Part One:

Suman sighed happily.

The view from her window was neither outstanding nor breathtaking. It was common place yet immensely soothing. She could see a waste tract of land, every millimeter covered with green things poking exuberantly through, joyously asserting their presence. There was a eucalyptus, a couple of ornery old neems and a huge spreading Peepul, home to hundreds of birds. Inevitably, the Peepul tree had a cleared base with a one foot high platform all around the trunk. She could also see many strands of mauli* in various stages of discoloration tied around the trunk, bearing silent witness to human desperation which led to their tying. She knew the prevalent custom in her part of the country was to tie a thread around a Peepul tree trunk and make a wish. The thread would disintegrate when the wish was granted or remain tied forever. Unbidden, a conversation with her other self (Suman called her Sim-sim, inspired by Alibaba’s story) began in her head.

Suman: What if the wish is never granted..?Mauli 2

Sim-sim: Simple. The thread disintegrates.

Suman: But it is supposed to fall off only when a wish is granted.

Sim-sim: You see Suman, Shiva is clever. When you ask Him for something, He has two ways to make you happy. Either He grants you what you asked for, or He makes you stop wanting it. Either way, you’re happy. Then the thread can fall off because the deal has been concluded.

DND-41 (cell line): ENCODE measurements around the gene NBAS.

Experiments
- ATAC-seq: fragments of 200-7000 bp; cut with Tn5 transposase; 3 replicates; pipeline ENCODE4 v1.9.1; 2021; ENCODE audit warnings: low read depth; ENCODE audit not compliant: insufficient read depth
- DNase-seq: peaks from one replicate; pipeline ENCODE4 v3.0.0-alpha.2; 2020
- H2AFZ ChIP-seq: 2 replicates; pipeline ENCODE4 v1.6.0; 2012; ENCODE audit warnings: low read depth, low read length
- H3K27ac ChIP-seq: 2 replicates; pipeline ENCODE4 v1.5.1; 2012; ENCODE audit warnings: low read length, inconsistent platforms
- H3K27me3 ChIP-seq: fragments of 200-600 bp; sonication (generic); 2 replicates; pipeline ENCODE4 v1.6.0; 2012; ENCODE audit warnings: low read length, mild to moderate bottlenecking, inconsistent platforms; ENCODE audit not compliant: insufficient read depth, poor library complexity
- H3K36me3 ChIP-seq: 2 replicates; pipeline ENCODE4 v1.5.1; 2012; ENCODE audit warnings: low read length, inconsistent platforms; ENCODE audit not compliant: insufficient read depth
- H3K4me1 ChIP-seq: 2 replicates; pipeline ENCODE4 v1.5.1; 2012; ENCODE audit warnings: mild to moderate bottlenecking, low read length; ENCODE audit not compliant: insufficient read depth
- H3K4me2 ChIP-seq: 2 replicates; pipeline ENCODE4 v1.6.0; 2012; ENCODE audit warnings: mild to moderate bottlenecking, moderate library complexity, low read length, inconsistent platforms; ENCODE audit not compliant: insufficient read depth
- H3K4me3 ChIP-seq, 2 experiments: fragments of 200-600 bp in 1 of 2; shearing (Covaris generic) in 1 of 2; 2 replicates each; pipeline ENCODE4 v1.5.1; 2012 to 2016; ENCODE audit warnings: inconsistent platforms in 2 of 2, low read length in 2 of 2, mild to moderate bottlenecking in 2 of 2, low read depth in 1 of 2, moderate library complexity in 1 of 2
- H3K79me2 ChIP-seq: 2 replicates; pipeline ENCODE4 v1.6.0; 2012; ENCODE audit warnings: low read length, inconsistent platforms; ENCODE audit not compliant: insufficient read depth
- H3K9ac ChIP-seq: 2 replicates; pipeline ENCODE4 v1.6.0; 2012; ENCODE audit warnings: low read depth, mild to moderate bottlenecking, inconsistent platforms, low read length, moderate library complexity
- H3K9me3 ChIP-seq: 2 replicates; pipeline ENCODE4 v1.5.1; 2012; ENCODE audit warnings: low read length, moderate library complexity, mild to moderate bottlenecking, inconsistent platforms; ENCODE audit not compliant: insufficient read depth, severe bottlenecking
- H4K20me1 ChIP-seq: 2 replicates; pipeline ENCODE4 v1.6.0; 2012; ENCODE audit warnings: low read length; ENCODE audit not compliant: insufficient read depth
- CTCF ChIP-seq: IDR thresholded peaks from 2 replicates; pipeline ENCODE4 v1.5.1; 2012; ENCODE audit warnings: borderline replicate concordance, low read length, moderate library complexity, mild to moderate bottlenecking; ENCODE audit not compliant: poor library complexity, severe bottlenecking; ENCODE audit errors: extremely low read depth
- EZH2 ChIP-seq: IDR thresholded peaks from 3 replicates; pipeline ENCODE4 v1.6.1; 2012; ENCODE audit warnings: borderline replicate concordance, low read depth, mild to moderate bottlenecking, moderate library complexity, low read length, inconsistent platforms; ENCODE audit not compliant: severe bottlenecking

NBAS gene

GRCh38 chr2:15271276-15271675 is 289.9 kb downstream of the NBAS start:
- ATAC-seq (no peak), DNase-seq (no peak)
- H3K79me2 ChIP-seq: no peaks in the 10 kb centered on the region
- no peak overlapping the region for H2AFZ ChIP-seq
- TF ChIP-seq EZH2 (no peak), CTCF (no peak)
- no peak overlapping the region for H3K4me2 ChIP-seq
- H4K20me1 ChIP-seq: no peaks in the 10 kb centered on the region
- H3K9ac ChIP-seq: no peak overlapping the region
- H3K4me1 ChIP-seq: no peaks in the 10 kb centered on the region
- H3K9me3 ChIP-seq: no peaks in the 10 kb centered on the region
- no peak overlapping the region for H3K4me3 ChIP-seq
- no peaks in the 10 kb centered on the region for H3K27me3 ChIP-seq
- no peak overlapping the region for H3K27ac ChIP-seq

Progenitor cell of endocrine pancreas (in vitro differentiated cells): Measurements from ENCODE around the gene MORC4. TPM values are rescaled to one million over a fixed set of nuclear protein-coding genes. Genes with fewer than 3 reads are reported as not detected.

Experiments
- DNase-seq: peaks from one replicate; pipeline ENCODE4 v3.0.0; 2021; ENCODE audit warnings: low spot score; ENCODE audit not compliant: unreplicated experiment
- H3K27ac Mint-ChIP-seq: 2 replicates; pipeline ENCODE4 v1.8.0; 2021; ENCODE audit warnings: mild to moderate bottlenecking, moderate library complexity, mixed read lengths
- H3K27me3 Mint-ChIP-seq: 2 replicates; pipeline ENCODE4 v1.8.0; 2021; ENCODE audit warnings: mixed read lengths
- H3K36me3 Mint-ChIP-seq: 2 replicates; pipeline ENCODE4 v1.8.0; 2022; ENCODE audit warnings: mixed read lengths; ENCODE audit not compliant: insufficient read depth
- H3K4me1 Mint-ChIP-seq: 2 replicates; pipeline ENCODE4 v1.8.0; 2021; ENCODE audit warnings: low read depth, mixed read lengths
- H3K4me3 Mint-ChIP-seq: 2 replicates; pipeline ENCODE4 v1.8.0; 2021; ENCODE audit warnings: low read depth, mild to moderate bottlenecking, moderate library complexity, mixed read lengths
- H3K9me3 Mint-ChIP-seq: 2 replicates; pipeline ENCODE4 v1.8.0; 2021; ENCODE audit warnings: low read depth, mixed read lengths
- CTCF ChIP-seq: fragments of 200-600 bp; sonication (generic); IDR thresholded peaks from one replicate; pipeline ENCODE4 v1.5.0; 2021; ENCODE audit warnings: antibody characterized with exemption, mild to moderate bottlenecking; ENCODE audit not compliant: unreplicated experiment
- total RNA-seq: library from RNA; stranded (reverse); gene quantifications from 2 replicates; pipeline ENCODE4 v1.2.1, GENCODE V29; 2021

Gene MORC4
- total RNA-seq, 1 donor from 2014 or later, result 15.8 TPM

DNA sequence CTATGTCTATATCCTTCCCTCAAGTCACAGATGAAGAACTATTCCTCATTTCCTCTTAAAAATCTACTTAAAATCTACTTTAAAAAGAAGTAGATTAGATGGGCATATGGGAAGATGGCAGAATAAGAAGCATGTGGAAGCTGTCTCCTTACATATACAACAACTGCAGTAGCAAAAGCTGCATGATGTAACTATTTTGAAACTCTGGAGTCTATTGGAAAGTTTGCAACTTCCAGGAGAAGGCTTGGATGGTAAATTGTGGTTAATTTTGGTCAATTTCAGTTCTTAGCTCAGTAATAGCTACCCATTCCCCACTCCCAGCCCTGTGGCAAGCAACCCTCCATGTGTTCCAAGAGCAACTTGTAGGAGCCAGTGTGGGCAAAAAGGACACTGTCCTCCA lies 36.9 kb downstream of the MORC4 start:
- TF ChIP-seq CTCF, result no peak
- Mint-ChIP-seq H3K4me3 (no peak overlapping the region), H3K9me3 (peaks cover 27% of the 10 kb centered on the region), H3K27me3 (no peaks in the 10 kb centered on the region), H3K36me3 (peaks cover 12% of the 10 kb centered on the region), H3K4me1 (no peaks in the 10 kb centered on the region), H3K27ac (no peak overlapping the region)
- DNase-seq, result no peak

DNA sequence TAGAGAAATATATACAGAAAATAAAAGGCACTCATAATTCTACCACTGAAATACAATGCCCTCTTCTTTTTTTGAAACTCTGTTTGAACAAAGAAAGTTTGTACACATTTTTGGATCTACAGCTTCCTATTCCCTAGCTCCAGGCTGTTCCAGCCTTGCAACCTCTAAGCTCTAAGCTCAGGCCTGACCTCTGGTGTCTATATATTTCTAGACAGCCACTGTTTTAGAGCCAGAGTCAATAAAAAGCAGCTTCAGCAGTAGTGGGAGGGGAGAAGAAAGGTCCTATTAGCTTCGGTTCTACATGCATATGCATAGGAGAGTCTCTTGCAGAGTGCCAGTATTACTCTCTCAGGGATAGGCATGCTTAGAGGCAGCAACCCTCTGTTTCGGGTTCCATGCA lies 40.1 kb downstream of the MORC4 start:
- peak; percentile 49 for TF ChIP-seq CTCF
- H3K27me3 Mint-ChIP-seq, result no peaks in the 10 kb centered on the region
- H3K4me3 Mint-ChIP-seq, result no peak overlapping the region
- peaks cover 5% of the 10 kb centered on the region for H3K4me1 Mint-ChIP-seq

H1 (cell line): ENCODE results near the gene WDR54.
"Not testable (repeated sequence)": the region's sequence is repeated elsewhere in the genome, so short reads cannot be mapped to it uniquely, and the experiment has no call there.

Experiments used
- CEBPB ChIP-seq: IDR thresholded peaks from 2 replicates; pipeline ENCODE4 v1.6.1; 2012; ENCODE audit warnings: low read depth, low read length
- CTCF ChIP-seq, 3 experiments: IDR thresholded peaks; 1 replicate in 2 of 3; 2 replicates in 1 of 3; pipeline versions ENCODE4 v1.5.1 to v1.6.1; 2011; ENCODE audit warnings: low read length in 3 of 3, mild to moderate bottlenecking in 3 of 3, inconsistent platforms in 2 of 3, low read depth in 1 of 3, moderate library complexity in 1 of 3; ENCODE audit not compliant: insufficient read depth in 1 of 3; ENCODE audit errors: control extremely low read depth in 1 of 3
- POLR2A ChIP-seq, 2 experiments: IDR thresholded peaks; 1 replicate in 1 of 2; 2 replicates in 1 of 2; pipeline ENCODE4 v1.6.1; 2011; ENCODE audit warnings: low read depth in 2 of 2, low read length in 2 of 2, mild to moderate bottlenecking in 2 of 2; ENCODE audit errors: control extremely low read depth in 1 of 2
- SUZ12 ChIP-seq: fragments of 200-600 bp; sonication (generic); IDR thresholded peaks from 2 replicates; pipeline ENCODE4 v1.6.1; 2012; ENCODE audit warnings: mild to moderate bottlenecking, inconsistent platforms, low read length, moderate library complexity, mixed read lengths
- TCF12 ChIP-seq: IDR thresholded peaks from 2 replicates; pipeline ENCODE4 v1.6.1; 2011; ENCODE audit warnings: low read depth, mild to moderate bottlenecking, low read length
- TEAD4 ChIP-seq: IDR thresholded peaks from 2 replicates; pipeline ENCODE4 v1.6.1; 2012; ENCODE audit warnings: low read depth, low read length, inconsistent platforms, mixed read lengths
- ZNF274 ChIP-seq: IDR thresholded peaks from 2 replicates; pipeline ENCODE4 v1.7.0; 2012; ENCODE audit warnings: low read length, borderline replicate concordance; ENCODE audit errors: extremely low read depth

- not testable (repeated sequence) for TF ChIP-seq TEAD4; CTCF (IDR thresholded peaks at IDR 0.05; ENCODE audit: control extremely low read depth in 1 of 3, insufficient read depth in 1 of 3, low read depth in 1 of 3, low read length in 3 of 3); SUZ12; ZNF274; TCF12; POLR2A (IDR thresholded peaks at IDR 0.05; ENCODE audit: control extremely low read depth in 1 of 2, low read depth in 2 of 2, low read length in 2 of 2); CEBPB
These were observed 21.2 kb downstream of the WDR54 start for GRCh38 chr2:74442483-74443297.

Suman: Umm..! Clever, isn’t He..?

Sim-sim: *smugly* Of course He is…! 🙂

Sunk in a brown reverie, Suman stared sightlessly into distance. Do wishes come true this way, she wondered. Does a simple multicolored thread have the power to tame cosmic forces and harness them to give wings to a dream..? Is it the thread or human will which makes dreams come true..? She shook her head in dismissal.

Sometimes she was very conscious of the no-man’s land she was living in. She could neither be completely modern and reject this line of thought as a lot of superstitious mumbo- jumbo nor entirely shake off the pull of ancient traditions and thought processes. She sat on the wide sill of her french window, her knees brought up to her chest, her arms around them and her head resting on her knees. The sky was overcast, but it wasn’t raining. The breeze was chilled. Every once in a while she rubbed her arms vigorously to instill some warmth and to get rid of the goose bumps.

She loved this house. She was so glad she had sold off her congested little flat in the heart of the city, rancid with the mal-odor of closely packed humanity, and bought this small two bedroom independent house. It is true that her commute to her job would take the best part of an hour, but she did not mind. Anything was worth the bliss of the place.

The open spaces behind the house delighted her. She could see farms a short distance away from her window. AND she had a garden…! The garden was not very big, but it had some guava trees, a lemon bush and a huge and ancient mango tree which covered the front porch completely with its benign shade. What was perfection itself was the rope swing that hung from a branch of the mango tree. The rope had worn away when she moved into the house. The first thing she had done was to replace the old rope with a jute rope as thick as her wrist. The wooden seat fixed swing was spacious enough for her to curl up on it. Just yesterday, she had spent the entire afternoon on the swing, reading a book. She enjoyed herself so much that she couldn’t bear to come inside and make herself some lunch…!